Do you have room behind your garage? That’s where our berry garden used to be. Try planting food where you would plant flowers – replace the dying tree in the corner of the yard with a fruit tree instead of an ornamental piece. And, start learning about harvesting your seeds – there is nothing more rewarding than knowing you grew something from a tiny seed and you were able to save the seeds for next years harvest thus, repeating the cycle of life.

Hungry for more gardening goodness check out these –





Dirt Road Diary; 12 Country Living Lessons

%22I wouldn't give a nickel to have it paved in gold. Everything I Love is at the end of the dirt road.%22

One month post our move and 99% of the time I’m still waiting for someone to wake me up from my dream. However, I don’t want you all to think it’s been without a few learning curves – so here is what ‘4 Weeks of Country Living Has Taught Me’

Dirty Road Diary Style; 12 Country Living Lessons

(in no particular order)

  1. Dirt is the new “cool” – my kids have never been dirtier and, I have never cared less. Hahaha, ok maybe I’ve cared a bit. Truth, country living is dirty – clean boots, coats, and clothes are a thing of the past.

Dirt Road Diary;

2) Music bee’s lungs work just fine – just ask the neighbors if they heard her when she saw her first Gardner snake in the woods.

3) Bugs, bugs, and more bugs!!! My house is infested with ladybugs and I’ve already killed 15 Mosquitos, a few spiders, and several moth thingies (yes, that’s what they are called)

4) Raccoons can climb really high: and, when you move your bird feeder they might just get mad and poop on your balcony.

5) Rainboots are a necessity. Did I mention it’s dirty? Thanks you Jesus for our mudroom!

 Childhood Unplugged; Country Living Lessons

6) Deer are such peaceful animals.

7) Real fireplaces take me back to my childhood. They are just so dreamy and magical.

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8) Chickens are super cool little creatures – and, I might just become the next crazy chicken lady. I love them!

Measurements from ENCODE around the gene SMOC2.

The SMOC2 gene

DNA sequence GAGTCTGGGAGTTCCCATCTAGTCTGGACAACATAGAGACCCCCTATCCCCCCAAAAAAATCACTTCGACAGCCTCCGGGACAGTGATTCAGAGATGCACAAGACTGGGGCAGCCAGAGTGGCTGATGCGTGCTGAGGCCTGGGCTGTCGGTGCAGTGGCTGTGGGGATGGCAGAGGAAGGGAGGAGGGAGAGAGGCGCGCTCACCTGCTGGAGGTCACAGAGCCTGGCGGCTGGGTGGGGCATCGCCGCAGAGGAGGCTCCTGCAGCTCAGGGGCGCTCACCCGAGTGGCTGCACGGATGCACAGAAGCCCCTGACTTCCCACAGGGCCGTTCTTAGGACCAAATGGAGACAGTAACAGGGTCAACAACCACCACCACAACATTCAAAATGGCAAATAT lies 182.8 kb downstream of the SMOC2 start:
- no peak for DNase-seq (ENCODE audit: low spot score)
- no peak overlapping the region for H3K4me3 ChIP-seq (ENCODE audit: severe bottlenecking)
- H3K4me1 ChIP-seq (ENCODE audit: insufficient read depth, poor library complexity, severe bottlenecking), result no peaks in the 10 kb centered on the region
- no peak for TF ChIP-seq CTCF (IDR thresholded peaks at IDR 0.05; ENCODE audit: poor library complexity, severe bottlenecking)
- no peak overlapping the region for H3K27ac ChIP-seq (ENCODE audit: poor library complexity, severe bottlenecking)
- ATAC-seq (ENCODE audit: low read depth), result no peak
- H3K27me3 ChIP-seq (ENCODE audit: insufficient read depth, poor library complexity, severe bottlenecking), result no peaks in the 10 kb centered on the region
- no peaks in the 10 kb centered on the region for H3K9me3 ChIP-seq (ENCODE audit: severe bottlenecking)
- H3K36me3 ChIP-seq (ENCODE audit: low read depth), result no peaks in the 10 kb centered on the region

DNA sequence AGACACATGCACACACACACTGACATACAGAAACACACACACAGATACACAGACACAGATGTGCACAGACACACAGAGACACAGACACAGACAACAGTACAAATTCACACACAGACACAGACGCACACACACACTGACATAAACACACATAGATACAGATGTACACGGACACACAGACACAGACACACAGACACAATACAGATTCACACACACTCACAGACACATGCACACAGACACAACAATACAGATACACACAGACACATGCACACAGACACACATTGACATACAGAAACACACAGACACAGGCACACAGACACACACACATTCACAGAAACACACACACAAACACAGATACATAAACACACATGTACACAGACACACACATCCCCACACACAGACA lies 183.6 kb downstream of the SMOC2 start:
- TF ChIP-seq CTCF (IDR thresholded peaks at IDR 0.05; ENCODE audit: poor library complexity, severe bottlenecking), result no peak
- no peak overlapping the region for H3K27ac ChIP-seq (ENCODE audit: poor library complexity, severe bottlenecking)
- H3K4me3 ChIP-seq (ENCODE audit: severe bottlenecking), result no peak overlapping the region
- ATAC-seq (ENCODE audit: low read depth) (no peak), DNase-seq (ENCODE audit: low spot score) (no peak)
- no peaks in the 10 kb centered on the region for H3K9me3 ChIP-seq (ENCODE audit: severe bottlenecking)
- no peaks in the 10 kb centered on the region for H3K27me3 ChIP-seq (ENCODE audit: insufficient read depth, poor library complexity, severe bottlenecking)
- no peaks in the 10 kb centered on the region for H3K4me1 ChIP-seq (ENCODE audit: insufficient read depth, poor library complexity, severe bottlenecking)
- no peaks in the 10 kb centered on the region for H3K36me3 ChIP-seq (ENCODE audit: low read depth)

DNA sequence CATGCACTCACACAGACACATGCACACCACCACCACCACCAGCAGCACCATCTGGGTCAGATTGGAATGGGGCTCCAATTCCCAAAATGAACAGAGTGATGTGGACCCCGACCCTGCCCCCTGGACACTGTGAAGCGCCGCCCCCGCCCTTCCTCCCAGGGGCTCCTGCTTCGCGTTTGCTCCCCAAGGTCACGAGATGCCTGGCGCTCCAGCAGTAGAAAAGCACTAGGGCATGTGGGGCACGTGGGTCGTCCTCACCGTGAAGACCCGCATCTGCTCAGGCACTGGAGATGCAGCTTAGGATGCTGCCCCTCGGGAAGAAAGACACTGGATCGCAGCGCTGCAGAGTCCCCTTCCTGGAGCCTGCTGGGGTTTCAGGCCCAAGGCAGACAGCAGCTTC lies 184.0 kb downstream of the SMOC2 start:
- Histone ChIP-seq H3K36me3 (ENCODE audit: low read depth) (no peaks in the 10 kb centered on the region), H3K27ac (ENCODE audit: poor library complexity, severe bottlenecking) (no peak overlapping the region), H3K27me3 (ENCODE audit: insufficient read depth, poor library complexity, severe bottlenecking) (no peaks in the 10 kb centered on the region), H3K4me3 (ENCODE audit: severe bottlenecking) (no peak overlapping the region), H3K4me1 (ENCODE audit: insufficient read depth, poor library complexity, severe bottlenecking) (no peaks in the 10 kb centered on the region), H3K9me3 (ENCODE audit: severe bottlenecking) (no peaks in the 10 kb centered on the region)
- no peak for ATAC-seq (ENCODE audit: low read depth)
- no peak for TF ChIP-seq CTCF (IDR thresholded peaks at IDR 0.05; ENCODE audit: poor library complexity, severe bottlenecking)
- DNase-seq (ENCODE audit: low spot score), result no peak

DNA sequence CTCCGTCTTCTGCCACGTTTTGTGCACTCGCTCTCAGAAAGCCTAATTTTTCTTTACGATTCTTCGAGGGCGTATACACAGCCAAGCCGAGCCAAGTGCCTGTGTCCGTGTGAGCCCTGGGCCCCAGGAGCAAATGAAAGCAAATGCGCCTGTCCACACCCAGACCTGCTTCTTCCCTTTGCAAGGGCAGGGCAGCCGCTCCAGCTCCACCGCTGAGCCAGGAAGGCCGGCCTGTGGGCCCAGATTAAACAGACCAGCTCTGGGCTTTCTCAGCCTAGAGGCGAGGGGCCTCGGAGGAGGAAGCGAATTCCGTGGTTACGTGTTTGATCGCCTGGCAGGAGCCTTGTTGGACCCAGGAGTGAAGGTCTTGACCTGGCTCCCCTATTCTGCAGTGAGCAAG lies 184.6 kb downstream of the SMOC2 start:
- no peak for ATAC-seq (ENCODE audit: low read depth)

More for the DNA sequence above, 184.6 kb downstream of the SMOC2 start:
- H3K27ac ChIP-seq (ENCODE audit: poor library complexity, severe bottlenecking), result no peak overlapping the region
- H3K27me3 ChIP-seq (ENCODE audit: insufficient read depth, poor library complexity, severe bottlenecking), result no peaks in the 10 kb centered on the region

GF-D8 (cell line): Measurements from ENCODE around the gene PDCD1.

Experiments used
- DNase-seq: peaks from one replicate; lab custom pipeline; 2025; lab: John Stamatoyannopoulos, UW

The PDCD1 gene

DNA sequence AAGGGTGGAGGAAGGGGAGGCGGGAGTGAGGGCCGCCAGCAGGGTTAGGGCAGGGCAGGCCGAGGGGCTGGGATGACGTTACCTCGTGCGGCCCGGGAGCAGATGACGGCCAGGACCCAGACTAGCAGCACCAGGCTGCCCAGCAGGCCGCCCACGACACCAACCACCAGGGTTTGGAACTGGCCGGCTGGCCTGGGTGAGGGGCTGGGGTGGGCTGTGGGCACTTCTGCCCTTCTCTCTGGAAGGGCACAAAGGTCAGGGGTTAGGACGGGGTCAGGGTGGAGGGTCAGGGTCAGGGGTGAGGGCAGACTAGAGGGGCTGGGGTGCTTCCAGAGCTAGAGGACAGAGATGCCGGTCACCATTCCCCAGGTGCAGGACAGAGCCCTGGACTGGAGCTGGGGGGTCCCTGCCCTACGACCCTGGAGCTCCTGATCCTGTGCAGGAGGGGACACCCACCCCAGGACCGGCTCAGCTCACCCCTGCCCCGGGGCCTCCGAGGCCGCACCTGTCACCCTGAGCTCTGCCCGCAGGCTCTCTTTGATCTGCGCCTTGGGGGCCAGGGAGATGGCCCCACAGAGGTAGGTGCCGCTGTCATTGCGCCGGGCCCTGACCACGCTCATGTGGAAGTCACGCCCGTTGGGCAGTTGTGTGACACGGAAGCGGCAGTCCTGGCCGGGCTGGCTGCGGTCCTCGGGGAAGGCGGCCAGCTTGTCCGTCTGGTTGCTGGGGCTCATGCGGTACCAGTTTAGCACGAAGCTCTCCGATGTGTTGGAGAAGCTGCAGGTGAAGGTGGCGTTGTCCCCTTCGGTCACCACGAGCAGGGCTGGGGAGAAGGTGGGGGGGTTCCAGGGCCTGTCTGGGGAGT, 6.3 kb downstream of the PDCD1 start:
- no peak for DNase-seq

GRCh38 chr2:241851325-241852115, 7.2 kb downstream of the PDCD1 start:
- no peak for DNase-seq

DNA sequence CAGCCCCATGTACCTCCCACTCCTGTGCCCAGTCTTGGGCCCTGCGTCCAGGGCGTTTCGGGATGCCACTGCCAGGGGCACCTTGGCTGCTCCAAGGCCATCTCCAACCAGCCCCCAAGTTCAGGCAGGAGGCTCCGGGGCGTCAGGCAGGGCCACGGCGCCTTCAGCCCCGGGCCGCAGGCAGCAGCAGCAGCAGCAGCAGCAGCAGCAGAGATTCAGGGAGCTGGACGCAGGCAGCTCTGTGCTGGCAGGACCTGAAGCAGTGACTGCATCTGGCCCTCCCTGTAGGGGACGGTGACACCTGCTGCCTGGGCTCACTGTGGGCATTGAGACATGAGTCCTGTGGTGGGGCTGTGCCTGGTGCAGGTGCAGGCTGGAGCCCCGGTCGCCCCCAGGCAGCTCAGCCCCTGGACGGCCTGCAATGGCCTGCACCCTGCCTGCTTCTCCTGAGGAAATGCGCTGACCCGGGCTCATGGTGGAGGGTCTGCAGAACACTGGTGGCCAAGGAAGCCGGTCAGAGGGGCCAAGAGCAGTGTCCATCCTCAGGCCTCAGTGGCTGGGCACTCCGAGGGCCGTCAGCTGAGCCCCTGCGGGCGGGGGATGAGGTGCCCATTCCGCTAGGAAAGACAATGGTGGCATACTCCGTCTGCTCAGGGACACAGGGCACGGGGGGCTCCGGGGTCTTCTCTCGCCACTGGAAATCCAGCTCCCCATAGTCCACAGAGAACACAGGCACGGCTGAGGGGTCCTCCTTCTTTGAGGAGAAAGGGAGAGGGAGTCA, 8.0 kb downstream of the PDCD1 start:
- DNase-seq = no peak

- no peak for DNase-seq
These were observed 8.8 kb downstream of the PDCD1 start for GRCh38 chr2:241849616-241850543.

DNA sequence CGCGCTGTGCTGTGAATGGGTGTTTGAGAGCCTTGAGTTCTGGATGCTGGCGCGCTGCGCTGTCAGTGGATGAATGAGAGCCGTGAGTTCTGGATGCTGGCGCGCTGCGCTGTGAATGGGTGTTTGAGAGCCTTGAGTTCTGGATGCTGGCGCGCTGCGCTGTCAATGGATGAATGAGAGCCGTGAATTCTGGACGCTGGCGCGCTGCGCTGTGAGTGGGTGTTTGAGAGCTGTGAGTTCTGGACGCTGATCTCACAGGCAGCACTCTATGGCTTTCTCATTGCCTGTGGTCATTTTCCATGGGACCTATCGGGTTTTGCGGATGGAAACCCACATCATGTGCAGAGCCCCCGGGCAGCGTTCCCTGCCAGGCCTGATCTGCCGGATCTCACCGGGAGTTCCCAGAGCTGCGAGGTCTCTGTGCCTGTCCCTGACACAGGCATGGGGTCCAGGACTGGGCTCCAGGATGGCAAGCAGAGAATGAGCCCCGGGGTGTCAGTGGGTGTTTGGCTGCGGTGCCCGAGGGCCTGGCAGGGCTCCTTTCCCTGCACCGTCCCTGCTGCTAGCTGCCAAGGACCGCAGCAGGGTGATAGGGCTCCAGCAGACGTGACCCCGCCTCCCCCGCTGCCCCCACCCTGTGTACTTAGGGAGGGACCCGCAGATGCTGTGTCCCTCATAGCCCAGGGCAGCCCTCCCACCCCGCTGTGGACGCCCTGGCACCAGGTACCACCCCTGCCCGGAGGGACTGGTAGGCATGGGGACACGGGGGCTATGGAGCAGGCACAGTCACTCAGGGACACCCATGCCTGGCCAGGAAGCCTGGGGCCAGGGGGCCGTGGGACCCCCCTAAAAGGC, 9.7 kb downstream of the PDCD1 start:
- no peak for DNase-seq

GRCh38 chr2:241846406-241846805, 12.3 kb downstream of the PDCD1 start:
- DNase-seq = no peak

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9) Well water isn’t actually scary at all and surprisingly tastes pretty good. Not to mention it makes your hair super soft (ummm..bonus!)

10) Going to ‘town’ still sounds totally strange to me but, is super fun! 1 grocery store, a few gas stations, a subway, a frozen custard place, a thrift store, and well, of coarse Tractor Supply – what else do you need?

11) And, the number one thing living in the country has taught me in 4 weeks – I hate leaving home!

12) Home is where the heart is –

“I wouldn’t give a nickel to have it paved in gold. Everything I Love is at the end of the dirt road.”

Tot School Fall Style

I haven’t been very good at posting on here lately, but we have been very busy learning and exploring here are a few of the things that we have done in the past couple weeks during our school time together. Mommy has not been very good at downloading all of them on the computer lately. To much to do and so little time. First, we had school “camping style” coloring pictures in our new tent that we got for our 3rd Birthday. Abby thought this was really fun and enjoyed learning about the Alphabet and just coloring pictures inside her secret hang out.


We dyed rice in fall colors and enjoyed playing with our new sensory bucket. Measuring, scooping, and just making a rice mess!! But that’s ok it was not anything the vacuum could not clean up.

Abby really loves Curious George and wanted to look for worms like George this particular morning. Mom had to put on her thinking cap because it was really rainy. So we made worms out of yarn and hid them in our dry milk sensory bucket. Therefore, we dug for worms in the sand and stayed dry all the while.

And for a little file folder fun we matched colors with little raccoon images. The word colors match up to the actual colors themselves. Abby did great at this and we now make a little game out of it.

Finally, one of our other on going projects over here is our indoor garden. We planted seeds from our Chia Pet Herb Garden Abby did the entire thing and this is her little prized possession. Mommy does not have a green thumb, but Abby sure does like to care for the plants in our house. More power to you kiddo!!

Come join us and others teaching our Tots at home!!

Tot School